Can Fraxel Laser Cause Botox to Diffuse to Mouth?

Recently, I had Botox for frown lines between eyes, lines on my nose, and crow's feet. I also had Juvederm in cheeks. Seven days later, I had Fraxel on face. Two hours later, my smile was crooked. It improved 3 weeks later, but right side around my mouth is still not normal. Could the Fraxel have caused the Botox to diffuse down to my mouth? I had Bell's palsy 30 years ago, but I'm sure it is not related because only my mouth is affected. I am having another Fraxel next week, and am scared that it will happen again.

Doctor Answers 5

Fraxel Laser, Botox, and Uneven Smile

Hi bia,
I have not heard of, or seen this adverse effect with Fraxel, and most of my patients are on Botox at the time of their treatments.

If you had a nerve block there is a possibility that the needle punctured or traumatized a branch of the facial nerve. If that is the case, and it is improving, then it should resolve with time.

Speak with your treating physician before your next treatment, but I do not think that the side effect is due to the Fraxel treatment.

Please let us know how it goes. Be well.

Dr. P

Encino Facial Plastic Surgeon
4.8 out of 5 stars 36 reviews

Most likely this had nothing to do with the Fraxel

Dear Bialli08

Fraxel is a very well tolerated superficial treatment. If you told us that the fraxel was done right after the BOTOX treatment on the same day, then it would be possible that the pressure applied to the face during the treatment might have pushed the BOTOX around and contributed to the problem.

However, you are telling us that the Fraxel was a week later, so this is unlikely. Could swelling associated with the Fraxel exacerbated motor weakness associated with you Bell's maybe but this is also less likely.

It is more likely that the BOTOX used to treat the lines on the nose affected the levator labii alaeque nasi muscle or other lip elevators and the degree of weakening was not the same on each side accounting for the asymmetry of the smile. When the treatment side effect is minor, it generally does not last a long time. Also a week is about when these effects are seen.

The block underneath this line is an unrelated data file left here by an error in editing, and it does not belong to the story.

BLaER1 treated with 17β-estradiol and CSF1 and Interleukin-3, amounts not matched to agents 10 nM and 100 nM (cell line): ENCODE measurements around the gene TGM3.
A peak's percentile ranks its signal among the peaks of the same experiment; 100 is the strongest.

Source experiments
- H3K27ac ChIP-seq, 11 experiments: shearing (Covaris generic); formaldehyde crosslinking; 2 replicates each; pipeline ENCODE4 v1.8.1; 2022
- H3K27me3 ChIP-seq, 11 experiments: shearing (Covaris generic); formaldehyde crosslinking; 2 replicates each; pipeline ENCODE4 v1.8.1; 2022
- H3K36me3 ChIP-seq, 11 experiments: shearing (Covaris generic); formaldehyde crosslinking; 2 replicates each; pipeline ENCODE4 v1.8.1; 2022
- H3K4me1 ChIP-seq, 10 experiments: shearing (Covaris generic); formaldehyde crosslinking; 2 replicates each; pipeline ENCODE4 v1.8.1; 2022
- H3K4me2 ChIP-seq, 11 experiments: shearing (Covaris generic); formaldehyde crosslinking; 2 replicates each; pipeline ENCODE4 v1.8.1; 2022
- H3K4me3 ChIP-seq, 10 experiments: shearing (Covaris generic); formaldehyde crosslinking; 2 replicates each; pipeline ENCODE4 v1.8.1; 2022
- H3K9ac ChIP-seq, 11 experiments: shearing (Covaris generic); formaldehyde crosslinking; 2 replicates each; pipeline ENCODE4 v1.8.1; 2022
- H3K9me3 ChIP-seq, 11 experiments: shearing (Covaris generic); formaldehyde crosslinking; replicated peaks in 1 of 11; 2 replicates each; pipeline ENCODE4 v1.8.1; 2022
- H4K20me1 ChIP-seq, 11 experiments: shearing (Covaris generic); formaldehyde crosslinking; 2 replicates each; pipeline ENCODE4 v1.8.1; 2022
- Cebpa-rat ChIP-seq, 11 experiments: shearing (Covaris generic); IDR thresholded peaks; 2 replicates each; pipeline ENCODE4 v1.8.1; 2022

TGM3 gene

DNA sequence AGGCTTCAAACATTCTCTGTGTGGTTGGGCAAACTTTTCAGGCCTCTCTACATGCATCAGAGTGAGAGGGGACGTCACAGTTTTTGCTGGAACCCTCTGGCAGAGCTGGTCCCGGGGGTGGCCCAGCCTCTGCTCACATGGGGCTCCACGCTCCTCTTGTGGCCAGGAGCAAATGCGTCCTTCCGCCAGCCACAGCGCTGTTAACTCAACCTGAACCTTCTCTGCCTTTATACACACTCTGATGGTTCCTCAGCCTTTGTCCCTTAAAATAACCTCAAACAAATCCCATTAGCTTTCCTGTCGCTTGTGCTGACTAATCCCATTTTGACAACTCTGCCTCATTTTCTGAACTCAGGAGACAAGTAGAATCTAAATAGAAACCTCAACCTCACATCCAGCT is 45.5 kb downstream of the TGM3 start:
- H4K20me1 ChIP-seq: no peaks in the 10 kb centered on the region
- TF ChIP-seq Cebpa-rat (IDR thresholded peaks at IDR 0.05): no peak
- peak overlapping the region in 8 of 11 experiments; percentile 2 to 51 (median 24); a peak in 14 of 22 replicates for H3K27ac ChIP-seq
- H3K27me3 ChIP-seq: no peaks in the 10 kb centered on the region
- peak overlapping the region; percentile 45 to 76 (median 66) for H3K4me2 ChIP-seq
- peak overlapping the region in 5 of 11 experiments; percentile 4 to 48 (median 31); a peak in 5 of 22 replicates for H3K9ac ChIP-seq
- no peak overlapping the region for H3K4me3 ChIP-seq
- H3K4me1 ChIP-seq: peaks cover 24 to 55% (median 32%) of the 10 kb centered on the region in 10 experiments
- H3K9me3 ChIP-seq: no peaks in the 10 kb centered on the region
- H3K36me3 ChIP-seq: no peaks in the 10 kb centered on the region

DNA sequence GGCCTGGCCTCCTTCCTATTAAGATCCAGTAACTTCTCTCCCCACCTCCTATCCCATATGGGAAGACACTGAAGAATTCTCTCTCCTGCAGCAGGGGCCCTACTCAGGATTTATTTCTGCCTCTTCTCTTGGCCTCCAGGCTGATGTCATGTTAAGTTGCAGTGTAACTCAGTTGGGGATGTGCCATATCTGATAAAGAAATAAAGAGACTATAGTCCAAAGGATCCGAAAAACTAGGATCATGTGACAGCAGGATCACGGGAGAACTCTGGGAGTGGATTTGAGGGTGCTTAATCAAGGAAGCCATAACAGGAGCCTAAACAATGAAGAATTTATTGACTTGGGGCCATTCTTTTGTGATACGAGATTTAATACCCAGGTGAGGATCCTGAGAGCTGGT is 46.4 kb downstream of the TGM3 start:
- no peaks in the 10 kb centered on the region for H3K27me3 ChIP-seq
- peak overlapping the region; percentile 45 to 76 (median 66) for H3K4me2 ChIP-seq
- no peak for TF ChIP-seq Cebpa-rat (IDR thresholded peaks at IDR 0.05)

Bring this issue to the attention of your doctor. However, you should be fine for your next fraxel.

Kenneth D. Steinsapir, MD
Beverly Hills Oculoplastic Surgeon
4.9 out of 5 stars 26 reviews

Botox and Fraxel

Thanks for your question -

It is unlikely that these issues are related. Botox seven days later should not be able to migrate at all. And even immediately after injection it would be likely impossible for a normal dosage of Botox to travel from the upper third of your face to your muscles of facial expression in the lower third of your face.

In addition there's no mechanism for Fraxel to cause the botox to move.

I hope this helps.

Steven H. Williams, MD
San Francisco Plastic Surgeon
4.8 out of 5 stars 49 reviews


Botox is injected within the muscle sheath and diffuses minimally after it is injected. After injection the toxin finds it's way to the nerves and enters within a short period of time.

Fraxel works by penetrating the dermis only and stimulating collagen production. This is significantly more superficial than the muscle. In addition your treatments were separated by a week.

I suspect the smile difference has come from different tightness in the skin secondary to the Fraxel.

Christopher L. Hess, MD
Fairfax Plastic Surgeon
4.4 out of 5 stars 34 reviews

Fraxel and Botox are most likely unrelated

The Fraxel laser is not likely to have altered the distribution of the Botox.

Any stress to the face including surgical trauma, laser or chemical peels may re-activate sub-clinical or latent pox infections which are associated with Bell's Palsy. You may want to consider a prophylactic course of an antiviral medication prior to your next Fraxel treatment.

As mentioned in the other comments, nerve blocks may have injured the nerve, altered the distribution of Botox or caused driect mechanical trauma to the muscle.

Discuss this wih your surgeon.

Otto Joseph Placik, MD
Chicago Plastic Surgeon
4.9 out of 5 stars 82 reviews

These answers are for educational purposes and should not be relied upon as a substitute for medical advice you may receive from your physician. If you have a medical emergency, please call 911. These answers do not constitute or initiate a patient/doctor relationship.